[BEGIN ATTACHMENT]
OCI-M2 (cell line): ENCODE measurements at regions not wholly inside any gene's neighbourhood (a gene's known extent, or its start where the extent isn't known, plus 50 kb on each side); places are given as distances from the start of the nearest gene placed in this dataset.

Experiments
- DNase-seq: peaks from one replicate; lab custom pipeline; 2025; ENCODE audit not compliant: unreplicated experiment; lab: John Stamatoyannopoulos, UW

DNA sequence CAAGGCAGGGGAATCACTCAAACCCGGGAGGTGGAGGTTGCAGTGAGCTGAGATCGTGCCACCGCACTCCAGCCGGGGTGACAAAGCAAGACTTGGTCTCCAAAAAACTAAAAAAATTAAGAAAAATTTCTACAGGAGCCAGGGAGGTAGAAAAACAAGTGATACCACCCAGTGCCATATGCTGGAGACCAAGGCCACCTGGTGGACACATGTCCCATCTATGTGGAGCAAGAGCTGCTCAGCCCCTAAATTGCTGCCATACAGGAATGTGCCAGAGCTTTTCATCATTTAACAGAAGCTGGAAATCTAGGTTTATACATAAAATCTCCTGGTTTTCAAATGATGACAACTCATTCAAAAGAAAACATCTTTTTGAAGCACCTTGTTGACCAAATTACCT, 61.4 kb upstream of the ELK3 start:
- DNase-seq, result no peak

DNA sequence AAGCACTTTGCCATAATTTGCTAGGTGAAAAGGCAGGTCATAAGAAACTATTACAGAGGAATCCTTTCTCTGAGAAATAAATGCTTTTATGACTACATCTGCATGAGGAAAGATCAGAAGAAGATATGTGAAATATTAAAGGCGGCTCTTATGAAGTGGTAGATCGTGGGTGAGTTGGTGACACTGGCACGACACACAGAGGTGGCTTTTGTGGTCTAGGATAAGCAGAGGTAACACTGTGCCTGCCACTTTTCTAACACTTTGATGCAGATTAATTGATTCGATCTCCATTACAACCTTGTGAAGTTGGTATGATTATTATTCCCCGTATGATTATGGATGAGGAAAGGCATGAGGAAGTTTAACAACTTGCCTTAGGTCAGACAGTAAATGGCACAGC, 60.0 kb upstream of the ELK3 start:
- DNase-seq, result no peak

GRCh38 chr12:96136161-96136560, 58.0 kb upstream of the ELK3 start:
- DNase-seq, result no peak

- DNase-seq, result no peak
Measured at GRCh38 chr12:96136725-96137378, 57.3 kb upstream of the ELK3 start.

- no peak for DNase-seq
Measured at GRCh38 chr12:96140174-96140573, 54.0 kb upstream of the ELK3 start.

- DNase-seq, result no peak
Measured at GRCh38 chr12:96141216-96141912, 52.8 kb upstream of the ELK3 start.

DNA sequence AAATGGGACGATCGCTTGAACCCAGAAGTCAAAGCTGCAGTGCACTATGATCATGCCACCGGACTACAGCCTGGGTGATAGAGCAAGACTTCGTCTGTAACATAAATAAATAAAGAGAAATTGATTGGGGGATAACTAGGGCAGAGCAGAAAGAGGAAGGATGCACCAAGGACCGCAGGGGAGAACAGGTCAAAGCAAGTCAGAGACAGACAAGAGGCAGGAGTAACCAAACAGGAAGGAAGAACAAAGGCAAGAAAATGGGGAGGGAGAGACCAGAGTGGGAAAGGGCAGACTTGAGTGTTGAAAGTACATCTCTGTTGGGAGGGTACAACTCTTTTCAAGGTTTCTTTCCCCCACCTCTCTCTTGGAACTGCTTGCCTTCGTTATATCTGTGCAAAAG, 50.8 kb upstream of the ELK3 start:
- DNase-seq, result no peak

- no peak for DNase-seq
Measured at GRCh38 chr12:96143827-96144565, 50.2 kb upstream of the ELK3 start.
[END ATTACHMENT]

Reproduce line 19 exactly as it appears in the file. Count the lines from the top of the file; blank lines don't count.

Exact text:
Measured at GRCh38 chr12:96143827-96144565, 50.2 kb upstream of the ELK3 start.